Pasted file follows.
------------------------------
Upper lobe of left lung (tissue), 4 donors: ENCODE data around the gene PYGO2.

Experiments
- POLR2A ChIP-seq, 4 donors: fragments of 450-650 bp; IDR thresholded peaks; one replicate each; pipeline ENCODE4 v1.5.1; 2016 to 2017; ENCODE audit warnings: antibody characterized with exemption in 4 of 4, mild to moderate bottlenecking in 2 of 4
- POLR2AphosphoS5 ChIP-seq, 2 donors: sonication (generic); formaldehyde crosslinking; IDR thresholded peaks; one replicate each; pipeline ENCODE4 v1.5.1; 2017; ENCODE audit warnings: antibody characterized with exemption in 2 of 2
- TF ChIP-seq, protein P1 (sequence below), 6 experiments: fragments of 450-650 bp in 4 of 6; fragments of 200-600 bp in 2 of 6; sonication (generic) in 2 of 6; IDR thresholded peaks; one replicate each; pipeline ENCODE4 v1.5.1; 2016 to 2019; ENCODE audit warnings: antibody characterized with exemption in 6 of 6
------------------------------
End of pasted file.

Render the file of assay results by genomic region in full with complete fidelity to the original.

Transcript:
Upper lobe of left lung (tissue), 4 donors: ENCODE data around the gene PYGO2.

Experiments
- POLR2A ChIP-seq, 4 donors: fragments of 450-650 bp; IDR thresholded peaks; one replicate each; pipeline ENCODE4 v1.5.1; 2016 to 2017; ENCODE audit warnings: antibody characterized with exemption in 4 of 4, mild to moderate bottlenecking in 2 of 4
- POLR2AphosphoS5 ChIP-seq, 2 donors: sonication (generic); formaldehyde crosslinking; IDR thresholded peaks; one replicate each; pipeline ENCODE4 v1.5.1; 2017; ENCODE audit warnings: antibody characterized with exemption in 2 of 2
- TF ChIP-seq, protein P1 (sequence below), 6 experiments: fragments of 450-650 bp in 4 of 6; fragments of 200-600 bp in 2 of 6; sonication (generic) in 2 of 6; IDR thresholded peaks; one replicate each; pipeline ENCODE4 v1.5.1; 2016 to 2019; ENCODE audit warnings: antibody characterized with exemption in 6 of 6